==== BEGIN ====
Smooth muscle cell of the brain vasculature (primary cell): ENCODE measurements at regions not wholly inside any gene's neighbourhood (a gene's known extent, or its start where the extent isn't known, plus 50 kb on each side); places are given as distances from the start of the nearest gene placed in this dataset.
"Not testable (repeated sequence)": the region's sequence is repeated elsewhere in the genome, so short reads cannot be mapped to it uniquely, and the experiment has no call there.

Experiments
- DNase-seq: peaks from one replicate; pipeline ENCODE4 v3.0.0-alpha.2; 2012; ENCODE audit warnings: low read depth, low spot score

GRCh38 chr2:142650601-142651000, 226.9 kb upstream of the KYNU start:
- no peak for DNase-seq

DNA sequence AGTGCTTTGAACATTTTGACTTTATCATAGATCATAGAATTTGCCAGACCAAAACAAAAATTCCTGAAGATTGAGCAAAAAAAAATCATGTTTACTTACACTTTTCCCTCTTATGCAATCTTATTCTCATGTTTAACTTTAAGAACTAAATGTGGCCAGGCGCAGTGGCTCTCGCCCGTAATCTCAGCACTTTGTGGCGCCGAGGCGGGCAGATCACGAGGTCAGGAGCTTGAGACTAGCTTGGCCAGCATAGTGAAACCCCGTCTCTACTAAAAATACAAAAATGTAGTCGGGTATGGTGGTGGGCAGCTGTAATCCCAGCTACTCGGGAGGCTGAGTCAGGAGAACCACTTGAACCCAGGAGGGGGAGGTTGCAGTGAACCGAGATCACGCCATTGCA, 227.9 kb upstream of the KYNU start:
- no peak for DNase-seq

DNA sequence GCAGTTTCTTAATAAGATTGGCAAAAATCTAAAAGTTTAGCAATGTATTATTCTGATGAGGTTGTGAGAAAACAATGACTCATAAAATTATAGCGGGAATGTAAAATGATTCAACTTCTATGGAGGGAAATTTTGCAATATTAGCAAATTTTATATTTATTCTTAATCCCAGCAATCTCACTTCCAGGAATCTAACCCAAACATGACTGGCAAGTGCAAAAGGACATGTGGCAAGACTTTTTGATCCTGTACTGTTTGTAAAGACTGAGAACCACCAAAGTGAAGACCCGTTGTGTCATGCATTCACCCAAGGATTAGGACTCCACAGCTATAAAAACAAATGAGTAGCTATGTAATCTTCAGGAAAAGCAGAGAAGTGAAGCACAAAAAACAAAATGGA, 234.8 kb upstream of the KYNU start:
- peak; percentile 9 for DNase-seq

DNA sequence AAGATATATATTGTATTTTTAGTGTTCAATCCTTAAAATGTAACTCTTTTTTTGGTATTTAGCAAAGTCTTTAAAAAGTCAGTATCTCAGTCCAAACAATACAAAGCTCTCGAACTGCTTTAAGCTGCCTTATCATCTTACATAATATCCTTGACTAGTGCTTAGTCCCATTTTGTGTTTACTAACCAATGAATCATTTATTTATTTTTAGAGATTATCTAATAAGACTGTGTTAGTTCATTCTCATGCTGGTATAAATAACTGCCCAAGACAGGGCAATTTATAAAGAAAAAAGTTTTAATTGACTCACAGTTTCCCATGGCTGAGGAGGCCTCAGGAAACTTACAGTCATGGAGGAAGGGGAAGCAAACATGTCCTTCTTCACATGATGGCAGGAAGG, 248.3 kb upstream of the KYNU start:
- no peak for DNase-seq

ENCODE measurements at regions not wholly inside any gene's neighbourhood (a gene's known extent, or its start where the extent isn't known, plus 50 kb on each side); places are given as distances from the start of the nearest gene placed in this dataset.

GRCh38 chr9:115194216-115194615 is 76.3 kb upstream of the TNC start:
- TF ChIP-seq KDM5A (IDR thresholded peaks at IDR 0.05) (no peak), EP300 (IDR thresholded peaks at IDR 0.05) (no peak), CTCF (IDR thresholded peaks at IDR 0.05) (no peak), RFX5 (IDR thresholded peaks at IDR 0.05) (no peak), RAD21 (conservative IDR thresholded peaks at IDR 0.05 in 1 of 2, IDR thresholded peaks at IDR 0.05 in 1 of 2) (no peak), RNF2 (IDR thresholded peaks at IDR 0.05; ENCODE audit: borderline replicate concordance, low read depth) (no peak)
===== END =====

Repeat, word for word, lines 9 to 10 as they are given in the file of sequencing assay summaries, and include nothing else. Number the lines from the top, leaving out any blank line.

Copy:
DNA sequence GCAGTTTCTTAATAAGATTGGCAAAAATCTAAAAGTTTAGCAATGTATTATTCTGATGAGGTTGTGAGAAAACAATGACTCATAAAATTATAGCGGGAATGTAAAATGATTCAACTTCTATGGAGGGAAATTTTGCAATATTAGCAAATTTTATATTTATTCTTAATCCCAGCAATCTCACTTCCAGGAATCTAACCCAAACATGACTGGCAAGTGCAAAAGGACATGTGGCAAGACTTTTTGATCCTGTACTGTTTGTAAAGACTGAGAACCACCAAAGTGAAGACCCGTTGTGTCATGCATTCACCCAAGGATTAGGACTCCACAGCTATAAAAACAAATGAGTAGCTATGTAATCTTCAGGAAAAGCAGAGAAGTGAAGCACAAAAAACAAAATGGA, 234.8 kb upstream of the KYNU start:
- peak; percentile 9 for DNase-seq